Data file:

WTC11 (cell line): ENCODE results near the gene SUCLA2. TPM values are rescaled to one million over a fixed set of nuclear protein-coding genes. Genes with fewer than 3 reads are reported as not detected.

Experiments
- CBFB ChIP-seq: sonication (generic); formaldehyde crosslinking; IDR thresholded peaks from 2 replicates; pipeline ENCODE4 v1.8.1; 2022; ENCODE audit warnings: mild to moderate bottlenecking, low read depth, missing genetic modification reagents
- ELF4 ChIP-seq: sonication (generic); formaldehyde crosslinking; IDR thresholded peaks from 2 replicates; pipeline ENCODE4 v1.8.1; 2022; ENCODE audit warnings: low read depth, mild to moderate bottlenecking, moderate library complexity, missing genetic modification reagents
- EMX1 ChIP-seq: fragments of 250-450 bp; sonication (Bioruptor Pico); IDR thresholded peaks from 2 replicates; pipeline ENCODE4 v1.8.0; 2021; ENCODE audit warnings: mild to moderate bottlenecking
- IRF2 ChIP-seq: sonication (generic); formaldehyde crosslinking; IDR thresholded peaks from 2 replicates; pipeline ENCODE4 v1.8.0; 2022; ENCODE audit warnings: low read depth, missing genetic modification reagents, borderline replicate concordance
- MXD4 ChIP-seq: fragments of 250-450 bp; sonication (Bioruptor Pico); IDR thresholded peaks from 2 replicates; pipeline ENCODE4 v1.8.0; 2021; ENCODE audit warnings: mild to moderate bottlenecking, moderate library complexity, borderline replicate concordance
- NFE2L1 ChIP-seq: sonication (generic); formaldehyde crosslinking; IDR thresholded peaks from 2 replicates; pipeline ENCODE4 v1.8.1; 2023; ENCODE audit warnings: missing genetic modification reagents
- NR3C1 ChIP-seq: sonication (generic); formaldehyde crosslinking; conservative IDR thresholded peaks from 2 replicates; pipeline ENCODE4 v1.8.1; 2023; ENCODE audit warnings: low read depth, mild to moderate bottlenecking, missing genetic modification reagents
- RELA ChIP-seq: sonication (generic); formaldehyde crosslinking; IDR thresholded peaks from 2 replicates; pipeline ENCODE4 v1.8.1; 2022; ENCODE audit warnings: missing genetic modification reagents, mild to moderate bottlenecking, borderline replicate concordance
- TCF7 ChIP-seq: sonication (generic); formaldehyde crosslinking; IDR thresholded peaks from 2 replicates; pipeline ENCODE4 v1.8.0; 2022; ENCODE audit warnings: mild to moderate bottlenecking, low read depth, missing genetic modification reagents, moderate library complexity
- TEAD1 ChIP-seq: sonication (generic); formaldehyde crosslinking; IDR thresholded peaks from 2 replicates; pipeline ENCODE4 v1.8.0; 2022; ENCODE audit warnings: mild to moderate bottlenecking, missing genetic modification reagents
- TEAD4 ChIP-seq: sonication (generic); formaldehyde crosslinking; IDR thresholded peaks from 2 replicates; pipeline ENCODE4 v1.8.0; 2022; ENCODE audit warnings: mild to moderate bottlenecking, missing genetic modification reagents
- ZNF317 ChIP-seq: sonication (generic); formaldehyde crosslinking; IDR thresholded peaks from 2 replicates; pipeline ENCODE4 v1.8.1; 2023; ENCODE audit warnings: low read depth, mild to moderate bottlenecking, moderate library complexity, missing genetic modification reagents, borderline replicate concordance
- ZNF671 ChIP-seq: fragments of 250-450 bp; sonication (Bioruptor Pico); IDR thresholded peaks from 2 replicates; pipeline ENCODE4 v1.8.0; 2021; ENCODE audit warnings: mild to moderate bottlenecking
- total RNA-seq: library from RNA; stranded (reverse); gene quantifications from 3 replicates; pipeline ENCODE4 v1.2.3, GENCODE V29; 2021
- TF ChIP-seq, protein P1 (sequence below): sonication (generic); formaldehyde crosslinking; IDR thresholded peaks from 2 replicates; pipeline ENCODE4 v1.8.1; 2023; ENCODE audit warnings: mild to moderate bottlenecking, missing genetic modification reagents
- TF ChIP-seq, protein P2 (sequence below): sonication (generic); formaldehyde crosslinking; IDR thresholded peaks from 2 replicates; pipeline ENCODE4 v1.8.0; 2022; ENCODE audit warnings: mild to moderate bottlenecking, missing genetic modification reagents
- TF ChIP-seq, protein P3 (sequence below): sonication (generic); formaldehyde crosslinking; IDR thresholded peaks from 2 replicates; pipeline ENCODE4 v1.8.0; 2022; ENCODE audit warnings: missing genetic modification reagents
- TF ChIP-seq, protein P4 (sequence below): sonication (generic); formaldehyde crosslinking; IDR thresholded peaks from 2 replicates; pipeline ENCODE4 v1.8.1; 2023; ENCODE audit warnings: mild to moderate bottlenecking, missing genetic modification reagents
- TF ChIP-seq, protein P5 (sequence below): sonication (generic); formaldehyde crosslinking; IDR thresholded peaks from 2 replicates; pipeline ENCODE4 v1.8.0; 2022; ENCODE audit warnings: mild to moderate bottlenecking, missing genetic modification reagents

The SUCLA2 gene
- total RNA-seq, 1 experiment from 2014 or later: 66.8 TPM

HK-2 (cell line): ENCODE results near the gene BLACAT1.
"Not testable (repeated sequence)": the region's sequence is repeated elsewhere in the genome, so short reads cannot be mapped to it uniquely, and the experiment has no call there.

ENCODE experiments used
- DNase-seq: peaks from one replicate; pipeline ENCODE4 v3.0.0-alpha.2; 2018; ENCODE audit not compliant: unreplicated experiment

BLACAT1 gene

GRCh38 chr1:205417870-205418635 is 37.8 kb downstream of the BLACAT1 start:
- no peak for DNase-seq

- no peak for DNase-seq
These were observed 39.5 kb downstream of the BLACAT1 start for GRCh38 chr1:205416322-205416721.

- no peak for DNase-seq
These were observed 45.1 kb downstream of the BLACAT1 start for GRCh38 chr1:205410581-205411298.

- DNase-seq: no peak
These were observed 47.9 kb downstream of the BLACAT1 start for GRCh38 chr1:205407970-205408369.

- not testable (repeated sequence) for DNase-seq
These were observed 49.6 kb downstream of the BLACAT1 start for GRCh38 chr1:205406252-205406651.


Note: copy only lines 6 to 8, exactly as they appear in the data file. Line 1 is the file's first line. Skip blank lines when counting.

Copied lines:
- IRF2 ChIP-seq: sonication (generic); formaldehyde crosslinking; IDR thresholded peaks from 2 replicates; pipeline ENCODE4 v1.8.0; 2022; ENCODE audit warnings: low read depth, missing genetic modification reagents, borderline replicate concordance
- MXD4 ChIP-seq: fragments of 250-450 bp; sonication (Bioruptor Pico); IDR thresholded peaks from 2 replicates; pipeline ENCODE4 v1.8.0; 2021; ENCODE audit warnings: mild to moderate bottlenecking, moderate library complexity, borderline replicate concordance
- NFE2L1 ChIP-seq: sonication (generic); formaldehyde crosslinking; IDR thresholded peaks from 2 replicates; pipeline ENCODE4 v1.8.1; 2023; ENCODE audit warnings: missing genetic modification reagents